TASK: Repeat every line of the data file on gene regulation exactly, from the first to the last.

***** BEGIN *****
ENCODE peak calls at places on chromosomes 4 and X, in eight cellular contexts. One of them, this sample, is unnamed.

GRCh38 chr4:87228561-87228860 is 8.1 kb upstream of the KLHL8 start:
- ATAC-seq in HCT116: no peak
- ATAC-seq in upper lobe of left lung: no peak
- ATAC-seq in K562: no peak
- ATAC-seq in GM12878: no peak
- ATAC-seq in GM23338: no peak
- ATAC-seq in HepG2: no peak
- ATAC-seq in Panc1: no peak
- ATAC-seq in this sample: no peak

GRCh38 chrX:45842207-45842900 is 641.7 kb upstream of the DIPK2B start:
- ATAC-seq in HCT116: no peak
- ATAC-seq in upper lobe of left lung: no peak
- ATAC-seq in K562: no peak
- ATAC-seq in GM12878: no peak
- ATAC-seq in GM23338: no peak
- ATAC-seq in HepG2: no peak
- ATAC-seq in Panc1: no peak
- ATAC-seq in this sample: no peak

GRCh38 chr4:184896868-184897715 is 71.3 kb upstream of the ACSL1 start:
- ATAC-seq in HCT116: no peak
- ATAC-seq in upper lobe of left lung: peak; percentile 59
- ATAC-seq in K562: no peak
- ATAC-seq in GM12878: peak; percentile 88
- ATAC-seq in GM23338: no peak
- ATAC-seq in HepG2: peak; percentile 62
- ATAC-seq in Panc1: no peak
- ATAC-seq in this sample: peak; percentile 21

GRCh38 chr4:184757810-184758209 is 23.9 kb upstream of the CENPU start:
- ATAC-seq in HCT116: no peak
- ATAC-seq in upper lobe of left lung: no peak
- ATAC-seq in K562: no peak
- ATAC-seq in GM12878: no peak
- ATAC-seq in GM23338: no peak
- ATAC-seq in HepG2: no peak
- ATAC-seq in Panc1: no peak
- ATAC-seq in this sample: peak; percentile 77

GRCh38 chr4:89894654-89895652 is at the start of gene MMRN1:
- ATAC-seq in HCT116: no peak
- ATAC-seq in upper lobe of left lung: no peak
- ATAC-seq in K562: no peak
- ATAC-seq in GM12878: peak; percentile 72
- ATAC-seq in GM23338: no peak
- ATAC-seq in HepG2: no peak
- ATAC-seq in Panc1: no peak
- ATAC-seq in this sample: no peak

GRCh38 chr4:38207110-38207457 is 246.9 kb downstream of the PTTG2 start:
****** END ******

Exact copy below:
ENCODE peak calls at places on chromosomes 4 and X, in eight cellular contexts. One of them, this sample, is unnamed.

GRCh38 chr4:87228561-87228860 is 8.1 kb upstream of the KLHL8 start:
- ATAC-seq in HCT116: no peak
- ATAC-seq in upper lobe of left lung: no peak
- ATAC-seq in K562: no peak
- ATAC-seq in GM12878: no peak
- ATAC-seq in GM23338: no peak
- ATAC-seq in HepG2: no peak
- ATAC-seq in Panc1: no peak
- ATAC-seq in this sample: no peak

GRCh38 chrX:45842207-45842900 is 641.7 kb upstream of the DIPK2B start:
- ATAC-seq in HCT116: no peak
- ATAC-seq in upper lobe of left lung: no peak
- ATAC-seq in K562: no peak
- ATAC-seq in GM12878: no peak
- ATAC-seq in GM23338: no peak
- ATAC-seq in HepG2: no peak
- ATAC-seq in Panc1: no peak
- ATAC-seq in this sample: no peak

GRCh38 chr4:184896868-184897715 is 71.3 kb upstream of the ACSL1 start:
- ATAC-seq in HCT116: no peak
- ATAC-seq in upper lobe of left lung: peak; percentile 59
- ATAC-seq in K562: no peak
- ATAC-seq in GM12878: peak; percentile 88
- ATAC-seq in GM23338: no peak
- ATAC-seq in HepG2: peak; percentile 62
- ATAC-seq in Panc1: no peak
- ATAC-seq in this sample: peak; percentile 21

GRCh38 chr4:184757810-184758209 is 23.9 kb upstream of the CENPU start:
- ATAC-seq in HCT116: no peak
- ATAC-seq in upper lobe of left lung: no peak
- ATAC-seq in K562: no peak
- ATAC-seq in GM12878: no peak
- ATAC-seq in GM23338: no peak
- ATAC-seq in HepG2: no peak
- ATAC-seq in Panc1: no peak
- ATAC-seq in this sample: peak; percentile 77

GRCh38 chr4:89894654-89895652 is at the start of gene MMRN1:
- ATAC-seq in HCT116: no peak
- ATAC-seq in upper lobe of left lung: no peak
- ATAC-seq in K562: no peak
- ATAC-seq in GM12878: peak; percentile 72
- ATAC-seq in GM23338: no peak
- ATAC-seq in HepG2: no peak
- ATAC-seq in Panc1: no peak
- ATAC-seq in this sample: no peak

GRCh38 chr4:38207110-38207457 is 246.9 kb downstream of the PTTG2 start: